In 2009, Martin Van Buren National Historic Site expanded its boundaries beyond the eighth President’s post-Presidential mansion to encompass his 200+ acre farm as well. This change meant that the national park found itself in a working relationship with a modern farm that was cultivating much of the acreage. The park had previously commissioned other studies to help support its shift toward interpreting Van Buren as a gentleman farmer as well as a politician, but the Ethnographic Landscape Study [PDF] that I was hired to produce was somewhat different. It needed to connect more directly with the present day, including the contemporary agricultural economy of Columbia County, New York, where the park is located, as well as with the burgeoning “local food” movement that the farm is part of. I jumped at the chance to work on this project and found it enormously satisfying because it gave me a chance to put into practice a notion that I’d been talking about for several years around the public history community: namely, that cultural anthropology offers an extremely useful set of tools for public historians as they work with living communities and try to articulate the importance of a sense of history in the contemporary world. Continue reading
We are interested in applying a new theoretical approach to public history, and we need your help.
The theory is called “threshold concepts.” Jan Meyer and Ray Land (both education specialists) developed threshold concepts as a way of explaining how students grasp (or don’t grasp) particular disciplines. Their work is usefully explained here. Each discipline, Meyer and Land explain, has a core set of ideas that one must master to become an expert practitioner. These ideas are so fundamental that they become a habit of mind to those within the discipline, which often makes them difficult to explain to students and other outsiders.
A key element of threshold concepts is that they are “troublesome knowledge.” While completely familiar to those within a field, threshold concepts appear counter-intuitive to outsiders. How many people can explain the concept of the limit in calculus, the idea of signification in cultural students, or the theory of imaginary numbers in a way that makes sense to a novice? For historians, one common example of a troublesome threshold concept is the notion that there is no unitary account of the past. Historians understand that history is full a competing narratives that differ, in part, because of the different life experiences and perspectives of historians themselves. That’s troublesome for many students or the public as a whole, who are more comfortable with textbook approach to history. Continue reading
CFP: 2014 Organization of American Historians Annual Meeting, Atlanta, Georgia, U.S.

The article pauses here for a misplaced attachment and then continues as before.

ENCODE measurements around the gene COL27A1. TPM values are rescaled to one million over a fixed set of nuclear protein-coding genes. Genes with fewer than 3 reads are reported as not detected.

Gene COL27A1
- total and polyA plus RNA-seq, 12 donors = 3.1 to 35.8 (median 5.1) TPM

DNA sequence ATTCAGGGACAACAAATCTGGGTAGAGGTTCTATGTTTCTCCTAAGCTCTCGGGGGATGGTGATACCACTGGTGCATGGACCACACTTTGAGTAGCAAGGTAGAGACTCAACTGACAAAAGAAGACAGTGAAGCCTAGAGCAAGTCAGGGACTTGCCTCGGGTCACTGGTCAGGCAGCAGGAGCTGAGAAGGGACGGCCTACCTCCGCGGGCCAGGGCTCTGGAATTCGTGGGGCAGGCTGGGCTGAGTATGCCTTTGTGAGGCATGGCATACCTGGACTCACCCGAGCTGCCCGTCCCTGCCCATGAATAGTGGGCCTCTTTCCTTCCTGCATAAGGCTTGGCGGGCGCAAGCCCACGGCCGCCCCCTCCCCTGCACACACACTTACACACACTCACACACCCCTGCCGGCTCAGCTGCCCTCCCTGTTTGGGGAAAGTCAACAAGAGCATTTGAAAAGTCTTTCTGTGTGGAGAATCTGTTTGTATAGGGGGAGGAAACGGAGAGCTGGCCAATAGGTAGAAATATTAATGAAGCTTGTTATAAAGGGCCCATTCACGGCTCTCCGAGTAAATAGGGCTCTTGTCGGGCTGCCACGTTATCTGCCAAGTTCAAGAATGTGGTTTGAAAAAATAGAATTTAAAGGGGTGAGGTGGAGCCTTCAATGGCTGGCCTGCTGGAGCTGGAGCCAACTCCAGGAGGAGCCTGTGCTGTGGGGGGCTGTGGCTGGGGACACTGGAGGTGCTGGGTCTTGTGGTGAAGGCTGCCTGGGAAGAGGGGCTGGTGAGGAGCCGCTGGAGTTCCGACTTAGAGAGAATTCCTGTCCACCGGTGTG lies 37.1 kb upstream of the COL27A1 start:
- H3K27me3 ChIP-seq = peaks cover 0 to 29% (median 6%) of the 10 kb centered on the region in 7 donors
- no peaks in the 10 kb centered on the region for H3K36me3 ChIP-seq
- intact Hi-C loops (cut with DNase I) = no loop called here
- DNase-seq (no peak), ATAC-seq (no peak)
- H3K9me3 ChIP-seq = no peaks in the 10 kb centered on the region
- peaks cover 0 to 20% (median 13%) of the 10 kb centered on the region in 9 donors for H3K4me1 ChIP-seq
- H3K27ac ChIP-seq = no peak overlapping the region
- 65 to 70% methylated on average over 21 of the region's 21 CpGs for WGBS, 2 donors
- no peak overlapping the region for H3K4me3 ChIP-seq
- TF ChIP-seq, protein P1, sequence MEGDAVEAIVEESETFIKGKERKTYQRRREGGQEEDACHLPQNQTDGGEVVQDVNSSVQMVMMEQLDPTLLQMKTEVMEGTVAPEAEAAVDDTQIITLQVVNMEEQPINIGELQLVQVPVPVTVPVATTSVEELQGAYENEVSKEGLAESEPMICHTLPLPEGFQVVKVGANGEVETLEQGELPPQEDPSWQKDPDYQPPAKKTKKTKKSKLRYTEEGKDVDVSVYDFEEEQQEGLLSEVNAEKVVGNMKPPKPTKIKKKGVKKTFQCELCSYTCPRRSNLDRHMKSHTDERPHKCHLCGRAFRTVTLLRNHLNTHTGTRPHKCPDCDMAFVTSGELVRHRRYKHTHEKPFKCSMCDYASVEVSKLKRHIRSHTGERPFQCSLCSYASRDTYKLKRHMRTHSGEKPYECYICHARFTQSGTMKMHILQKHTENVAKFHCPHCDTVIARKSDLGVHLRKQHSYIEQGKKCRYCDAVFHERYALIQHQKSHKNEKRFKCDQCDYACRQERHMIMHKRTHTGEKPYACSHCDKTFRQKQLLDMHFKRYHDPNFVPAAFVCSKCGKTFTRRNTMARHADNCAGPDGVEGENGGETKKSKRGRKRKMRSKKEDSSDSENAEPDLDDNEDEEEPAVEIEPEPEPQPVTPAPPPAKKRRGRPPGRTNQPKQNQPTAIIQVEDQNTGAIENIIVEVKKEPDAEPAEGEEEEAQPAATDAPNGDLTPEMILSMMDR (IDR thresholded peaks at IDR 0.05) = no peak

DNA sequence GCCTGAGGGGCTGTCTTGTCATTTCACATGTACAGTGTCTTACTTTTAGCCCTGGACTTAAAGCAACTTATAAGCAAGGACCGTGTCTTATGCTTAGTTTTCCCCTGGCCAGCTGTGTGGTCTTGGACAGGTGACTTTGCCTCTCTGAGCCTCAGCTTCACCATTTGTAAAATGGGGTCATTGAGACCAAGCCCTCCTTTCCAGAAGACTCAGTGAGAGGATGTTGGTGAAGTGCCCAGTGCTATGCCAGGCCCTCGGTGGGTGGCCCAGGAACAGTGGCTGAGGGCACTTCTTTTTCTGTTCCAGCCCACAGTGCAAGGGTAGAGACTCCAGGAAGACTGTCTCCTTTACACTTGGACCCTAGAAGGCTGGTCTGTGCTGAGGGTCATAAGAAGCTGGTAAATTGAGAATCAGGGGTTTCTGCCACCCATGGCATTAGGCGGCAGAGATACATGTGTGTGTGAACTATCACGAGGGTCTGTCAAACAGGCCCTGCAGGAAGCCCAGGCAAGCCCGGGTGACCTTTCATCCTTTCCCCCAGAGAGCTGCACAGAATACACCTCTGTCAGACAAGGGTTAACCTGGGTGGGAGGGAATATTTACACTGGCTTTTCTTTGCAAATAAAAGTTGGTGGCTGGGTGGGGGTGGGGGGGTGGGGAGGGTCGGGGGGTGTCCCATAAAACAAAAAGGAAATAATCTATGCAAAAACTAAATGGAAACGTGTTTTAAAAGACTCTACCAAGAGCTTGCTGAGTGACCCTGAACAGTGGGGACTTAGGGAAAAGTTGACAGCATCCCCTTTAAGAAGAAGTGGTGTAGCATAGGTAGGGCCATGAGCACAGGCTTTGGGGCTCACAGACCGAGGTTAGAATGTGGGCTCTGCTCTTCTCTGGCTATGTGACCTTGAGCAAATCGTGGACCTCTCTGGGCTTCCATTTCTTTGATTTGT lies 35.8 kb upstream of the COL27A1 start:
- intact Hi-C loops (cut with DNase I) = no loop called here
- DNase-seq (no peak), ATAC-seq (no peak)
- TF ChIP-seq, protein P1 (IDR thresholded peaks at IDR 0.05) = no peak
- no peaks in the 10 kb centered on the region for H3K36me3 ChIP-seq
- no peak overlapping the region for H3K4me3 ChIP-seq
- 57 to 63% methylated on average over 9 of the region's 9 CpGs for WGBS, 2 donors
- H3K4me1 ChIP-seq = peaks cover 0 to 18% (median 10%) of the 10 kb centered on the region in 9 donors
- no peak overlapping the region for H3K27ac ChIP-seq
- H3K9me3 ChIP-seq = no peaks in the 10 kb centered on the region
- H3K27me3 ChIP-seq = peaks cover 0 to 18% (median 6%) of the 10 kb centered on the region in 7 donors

SUBMISSION DEADLINE: February 28, 2013
CFP: CITY TEXTureS: Reflecting the City in Literature and Museums, Aug. 12-15, 2013, Rio de Janeiro, Brazil
SUBMISSION DEADLINE: March 15, 2013
CONF: The Secrets of Mary Bowser: Black History Month/Civil War 150th Event in Detroit, Feb. 12, 2013, University of Detroit-Mercy, Detroit, Michigan, U.S.
CONF: In Search of Freedom: African Americans and the Civil War, March 1-2, 2013, Frederick Community College, Frederick, Maryland, U.S.
EDU: “Radical Realities”: Writing and Oral History Workshop – Race and Identity, 8 Workshop Sessions: Saturdays, March 16 – May 4, 2013, Brooklyn Historical Society, Brooklyn, New York, U.S.
EDU: Historic New England’s Tenth Annual Program in New England Studies, June 17-22, 2013, Boston, Massachusetts, U.S.
EVENT: “History of the U.S. Census – Rationalizing Race, April 18, 2013, New York, NY, U.S.
Left to right: Roger Gregory, Eric King, Tom Robinson, Joel (J.T. Speed) Murphy at the bar at Blind Willies. October 24, 1990. (Photo: David S. Rotenstein)
Can you remember where you worked during graduate school? To pay my way through Penn in the 1980s and 1990s I worked in cultural resource management and as a freelance writer. Although history and material culture are my true professional loves, the writing gig was the more interesting, though less profitable, job.
During a two-year break from classes–it’s a long story–I began writing a blues column for a short-lived Atlanta alt-weekly called Footnotes. Between August 1990 and March 1991, I wrote performance reviews and feature stories about musicians derived from lengthy tape-recorded interviews. I also interviewed bar owners and others to develop background material for future stories.
By the time I decided to return to Penn to finish my coursework, Footnotes had folded and I had begun writing about folk and blues music for the Philadelphia Inquirer, the Charlotte Observer, and other papers and magazines throughout the United States. Always the historian, I held onto my research files and interviews, including verbatim transcripts for many of them. Continue reading
Academic interest in public history is growing, and an increasing number of history departments are looking for a public historian to train students for public history jobs. But what does it mean to start a public history program? Is it as simple as hiring a PhD with a field in public history and telling them to get going? Is there more to it than that? Continue reading
On a recent conference call that connected public history practitioners from Bangladesh, Brazil, Italy, Spain, South Africa, and the U.S., one participant remarked on the utility of replicating historic site and museum programs from different geographic locations in others. Another extolled the benefits of sharing ideas, methods, and experiences across the different regions of the world. Meanwhile I mapped these diverse localities in my mind, juxtaposing one local program with another; drawing others into the picture; putting in conversation an oral-history archive in Santiago with an aspiring one in Cambodia; comparing what to do with the former UN Special Courts building in Sierra Leone and what to do with a former site of detention and torture in Argentina; the universal linkages, I think, that connected these diverse locales.
Truth be told, I am interested in the idea of an international public history (maybe as part of a broader shift to public humanities) as much as I am with the idea, articulated in Robert Weyeneth’s recent piece in this blog, that the bedrock of public history remains rooted in the local, a particular place, a house’s history, the story of a neighborhood, the “location-specific case study.” Continue reading